Facebook and Instagram have been making headlines ever since the company came under fire for knowing exactly how its products harm teens. After leaked documents were released to The Wall Street Journal, the US Senate summoned Facebook for a hearing titled ‘Protecting Kids Online’, to understand exactly what can be done to counter the negative impacts of social media. Now, in a move that feels like the bare-minimum, Instagram has announced that it will introduce a feature that nudges teens away from harmful content, while prompting them to take a break. The company will call this feature, ‘Nudge’.
How will the Instagram Nudge work?
Facebook’s Vice President of Global Affairs, Nick Clegg, told CNN “We’re going to introduce something which I think will make a considerable difference, which is where our systems see that the teenager is looking at the same content over and over again and it’s content which may not be conducive to their well-being, we will nudge them to look at other content.”
He also added, “we’re introducing something called, ‘take a break,’ where we will be prompting teens to just simply just take a break from using Instagram.”
Is this the bare minimum?
Based on Clegg’s comments, one can surmise that this feature is currently in development, with developers identifying and designing parameters to help teens avoid harmful content. However, one could argue that the subjective nature of the term increases the scope for children to fall through the system’s cracks. Barring content with obvious red flags, it is unclear how developers will identify content that’s harming the psyche of a teen, especially when you consider that something as basic as looking at an advertisement online can also inspire eating disorders in those who are prone to them.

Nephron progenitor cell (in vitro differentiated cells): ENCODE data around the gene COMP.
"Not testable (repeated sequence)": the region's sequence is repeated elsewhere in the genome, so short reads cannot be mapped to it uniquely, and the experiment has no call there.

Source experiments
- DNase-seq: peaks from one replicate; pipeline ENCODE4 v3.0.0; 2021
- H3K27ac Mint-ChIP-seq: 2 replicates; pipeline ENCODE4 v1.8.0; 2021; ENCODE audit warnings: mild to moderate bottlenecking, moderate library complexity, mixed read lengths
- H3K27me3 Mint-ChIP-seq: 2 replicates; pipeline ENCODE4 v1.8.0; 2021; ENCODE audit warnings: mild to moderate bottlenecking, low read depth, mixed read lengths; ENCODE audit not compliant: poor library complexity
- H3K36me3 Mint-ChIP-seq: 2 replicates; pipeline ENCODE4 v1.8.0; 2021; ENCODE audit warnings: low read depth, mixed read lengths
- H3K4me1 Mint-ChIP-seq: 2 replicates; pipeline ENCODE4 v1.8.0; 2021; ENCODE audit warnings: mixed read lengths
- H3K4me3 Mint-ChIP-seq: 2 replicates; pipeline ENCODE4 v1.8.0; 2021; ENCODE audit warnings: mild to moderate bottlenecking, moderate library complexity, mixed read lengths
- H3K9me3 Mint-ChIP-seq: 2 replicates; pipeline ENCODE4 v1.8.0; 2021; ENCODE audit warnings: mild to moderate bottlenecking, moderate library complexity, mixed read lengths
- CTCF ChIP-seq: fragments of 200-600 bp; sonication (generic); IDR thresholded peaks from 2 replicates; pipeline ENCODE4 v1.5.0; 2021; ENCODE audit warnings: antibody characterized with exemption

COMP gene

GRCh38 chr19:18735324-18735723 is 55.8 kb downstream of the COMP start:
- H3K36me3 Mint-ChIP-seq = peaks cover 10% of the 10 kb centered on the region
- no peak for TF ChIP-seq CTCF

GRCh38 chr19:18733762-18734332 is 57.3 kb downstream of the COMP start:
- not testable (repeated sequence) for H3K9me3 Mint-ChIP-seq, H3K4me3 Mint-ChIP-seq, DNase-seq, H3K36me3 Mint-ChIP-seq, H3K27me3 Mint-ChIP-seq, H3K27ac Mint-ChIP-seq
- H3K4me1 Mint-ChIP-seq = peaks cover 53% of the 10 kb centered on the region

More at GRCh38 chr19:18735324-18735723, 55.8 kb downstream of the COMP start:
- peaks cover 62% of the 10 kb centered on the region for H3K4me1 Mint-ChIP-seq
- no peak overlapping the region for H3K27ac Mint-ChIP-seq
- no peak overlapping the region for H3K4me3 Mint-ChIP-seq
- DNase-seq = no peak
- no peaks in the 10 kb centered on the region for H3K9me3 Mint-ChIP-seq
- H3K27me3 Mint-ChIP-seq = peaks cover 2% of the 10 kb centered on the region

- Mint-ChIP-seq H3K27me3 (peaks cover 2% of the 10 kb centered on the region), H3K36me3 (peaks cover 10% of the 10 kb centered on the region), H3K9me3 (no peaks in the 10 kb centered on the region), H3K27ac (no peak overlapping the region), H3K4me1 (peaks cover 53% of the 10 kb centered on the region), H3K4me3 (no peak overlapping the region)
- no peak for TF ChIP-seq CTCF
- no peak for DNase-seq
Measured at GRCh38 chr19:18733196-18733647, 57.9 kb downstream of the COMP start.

The addictive nature of social media is pretty evident. As such, a simple prompt asking users to ‘take a break’ may be effective for momentary pauses from scrolling, but may not be sufficient enough to actually combat issues like social media dependency. This prompt is akin to Twitter’s new prompt (discussed here). People may take note of the reminder the first few times, but might eventually be desensitised and ignore the same.
While brainstorming measures to protect teens is of paramount importance, it’s equally important for these social media platforms to proactively think of measures that have lasting effects.